Thinking creatively—i.e., thinking outside the patterns and growing parallel processes (the mind’s capacity to simultaneously process received stimuli with differing quality)—increases the likelihood of having novel ideas. In my manuscript Beyond Perception: A Guide to Creative Thinking, I explain the notion of thinking outside the box thus: “There is no box. You make your own box out of narrowed vision, limited perception, biases, and misconceptions. . . .
Creativity makes a difference” (Zbarskaya, 2015). Thinking “boxless” allows contradicting conventional rules and going beyond common patterns. This technique spurs novelty based on reconceptualization and rearrangement of limitations.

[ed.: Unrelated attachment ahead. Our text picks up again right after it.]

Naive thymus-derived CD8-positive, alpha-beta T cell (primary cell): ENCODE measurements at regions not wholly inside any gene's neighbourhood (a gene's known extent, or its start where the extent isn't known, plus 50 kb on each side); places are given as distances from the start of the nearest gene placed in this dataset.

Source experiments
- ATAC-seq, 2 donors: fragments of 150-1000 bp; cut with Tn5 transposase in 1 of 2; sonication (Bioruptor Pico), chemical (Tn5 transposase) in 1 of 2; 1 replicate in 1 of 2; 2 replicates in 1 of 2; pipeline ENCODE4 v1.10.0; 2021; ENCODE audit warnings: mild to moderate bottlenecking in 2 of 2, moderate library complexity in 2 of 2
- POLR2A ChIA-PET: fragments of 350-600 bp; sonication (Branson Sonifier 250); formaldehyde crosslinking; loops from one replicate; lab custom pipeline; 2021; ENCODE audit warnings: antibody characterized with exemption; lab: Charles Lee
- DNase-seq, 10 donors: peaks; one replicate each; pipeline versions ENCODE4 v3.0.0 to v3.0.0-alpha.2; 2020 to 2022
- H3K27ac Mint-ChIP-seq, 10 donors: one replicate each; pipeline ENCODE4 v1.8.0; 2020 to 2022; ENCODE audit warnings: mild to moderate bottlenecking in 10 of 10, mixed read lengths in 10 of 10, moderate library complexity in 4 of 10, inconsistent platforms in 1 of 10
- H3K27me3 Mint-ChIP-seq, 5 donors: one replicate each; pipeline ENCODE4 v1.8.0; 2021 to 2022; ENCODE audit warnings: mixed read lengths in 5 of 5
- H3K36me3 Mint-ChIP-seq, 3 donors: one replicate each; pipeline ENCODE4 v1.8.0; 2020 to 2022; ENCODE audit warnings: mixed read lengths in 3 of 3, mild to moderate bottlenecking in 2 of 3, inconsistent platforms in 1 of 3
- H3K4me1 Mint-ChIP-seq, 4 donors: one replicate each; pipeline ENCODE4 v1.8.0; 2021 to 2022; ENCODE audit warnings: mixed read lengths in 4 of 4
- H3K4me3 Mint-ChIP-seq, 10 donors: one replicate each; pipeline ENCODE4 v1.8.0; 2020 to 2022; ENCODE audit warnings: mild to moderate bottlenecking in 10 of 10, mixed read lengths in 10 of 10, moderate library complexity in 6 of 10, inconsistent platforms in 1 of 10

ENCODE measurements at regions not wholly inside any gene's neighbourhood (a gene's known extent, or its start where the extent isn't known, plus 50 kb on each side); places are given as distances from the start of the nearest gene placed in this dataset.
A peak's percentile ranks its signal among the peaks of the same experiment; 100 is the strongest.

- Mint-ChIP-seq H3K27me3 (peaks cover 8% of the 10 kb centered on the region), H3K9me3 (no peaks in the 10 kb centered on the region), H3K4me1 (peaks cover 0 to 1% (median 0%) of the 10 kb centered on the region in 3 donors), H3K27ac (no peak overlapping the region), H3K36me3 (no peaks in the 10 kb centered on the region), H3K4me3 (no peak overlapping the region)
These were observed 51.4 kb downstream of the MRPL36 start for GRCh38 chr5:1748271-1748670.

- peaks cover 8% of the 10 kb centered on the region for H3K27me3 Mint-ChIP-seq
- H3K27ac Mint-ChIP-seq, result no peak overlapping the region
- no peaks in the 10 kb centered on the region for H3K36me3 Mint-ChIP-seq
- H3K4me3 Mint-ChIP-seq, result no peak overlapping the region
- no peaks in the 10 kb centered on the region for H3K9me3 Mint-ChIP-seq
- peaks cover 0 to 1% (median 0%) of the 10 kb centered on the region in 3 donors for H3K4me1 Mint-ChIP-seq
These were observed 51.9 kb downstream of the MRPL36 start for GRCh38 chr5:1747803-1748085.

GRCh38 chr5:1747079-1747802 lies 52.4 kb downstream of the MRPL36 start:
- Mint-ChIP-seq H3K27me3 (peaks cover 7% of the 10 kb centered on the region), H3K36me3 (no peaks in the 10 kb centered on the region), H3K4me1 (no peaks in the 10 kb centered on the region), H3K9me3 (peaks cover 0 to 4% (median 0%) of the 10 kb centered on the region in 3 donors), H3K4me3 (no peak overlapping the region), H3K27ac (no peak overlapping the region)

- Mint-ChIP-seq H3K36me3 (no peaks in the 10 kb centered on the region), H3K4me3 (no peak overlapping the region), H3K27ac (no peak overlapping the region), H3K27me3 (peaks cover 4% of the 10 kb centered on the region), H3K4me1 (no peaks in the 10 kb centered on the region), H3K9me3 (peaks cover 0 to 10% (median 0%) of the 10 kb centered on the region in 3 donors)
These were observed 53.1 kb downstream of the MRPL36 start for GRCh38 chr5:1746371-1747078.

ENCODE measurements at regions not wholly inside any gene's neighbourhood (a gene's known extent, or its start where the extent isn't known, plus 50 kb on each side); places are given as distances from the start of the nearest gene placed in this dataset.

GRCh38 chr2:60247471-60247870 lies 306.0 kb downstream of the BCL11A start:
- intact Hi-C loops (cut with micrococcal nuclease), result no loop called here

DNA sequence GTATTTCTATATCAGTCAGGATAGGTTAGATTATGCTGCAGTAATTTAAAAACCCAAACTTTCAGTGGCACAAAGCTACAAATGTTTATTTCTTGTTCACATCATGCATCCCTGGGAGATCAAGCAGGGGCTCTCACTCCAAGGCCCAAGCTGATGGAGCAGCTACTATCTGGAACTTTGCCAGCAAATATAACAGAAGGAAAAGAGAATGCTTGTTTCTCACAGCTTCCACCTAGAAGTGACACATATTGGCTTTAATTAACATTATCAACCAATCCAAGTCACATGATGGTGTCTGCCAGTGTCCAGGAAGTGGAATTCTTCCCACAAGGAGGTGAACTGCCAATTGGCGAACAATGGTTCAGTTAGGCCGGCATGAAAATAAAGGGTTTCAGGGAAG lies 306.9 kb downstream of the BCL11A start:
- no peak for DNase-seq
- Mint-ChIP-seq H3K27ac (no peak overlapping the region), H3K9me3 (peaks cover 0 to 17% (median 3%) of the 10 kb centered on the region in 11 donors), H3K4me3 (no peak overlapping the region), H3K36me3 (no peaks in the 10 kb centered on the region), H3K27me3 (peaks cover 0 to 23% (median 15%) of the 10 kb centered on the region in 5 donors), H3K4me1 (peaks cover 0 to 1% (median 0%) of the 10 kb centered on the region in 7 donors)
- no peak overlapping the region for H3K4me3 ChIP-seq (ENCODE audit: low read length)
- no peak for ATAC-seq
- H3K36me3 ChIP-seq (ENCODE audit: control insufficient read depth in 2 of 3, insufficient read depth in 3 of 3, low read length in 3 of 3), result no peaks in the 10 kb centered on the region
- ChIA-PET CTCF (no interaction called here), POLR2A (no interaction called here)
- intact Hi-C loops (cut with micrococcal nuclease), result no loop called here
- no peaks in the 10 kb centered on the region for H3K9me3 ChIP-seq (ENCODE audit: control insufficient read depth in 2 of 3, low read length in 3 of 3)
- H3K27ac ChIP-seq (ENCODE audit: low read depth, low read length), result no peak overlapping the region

You can harness your potential and induce self-growth by transcending the norms and finding peculiar patterns. While understanding the patterns and consequences, the brain designs new patterns. A combination of different patterns supplies the mind with various tools to take old thoughts down an unexpected route. These tools include changing and shifting directions for a better or more creative solution, disproving goals and rules, provoking new perspectives, or exaggerating images and expressions and breaking free from existing patterns. The techniques of comparing choices to predetermined criteria and creating conflicts between logical reasoning and previous information about the fact can be utilized to promote unusual decision making.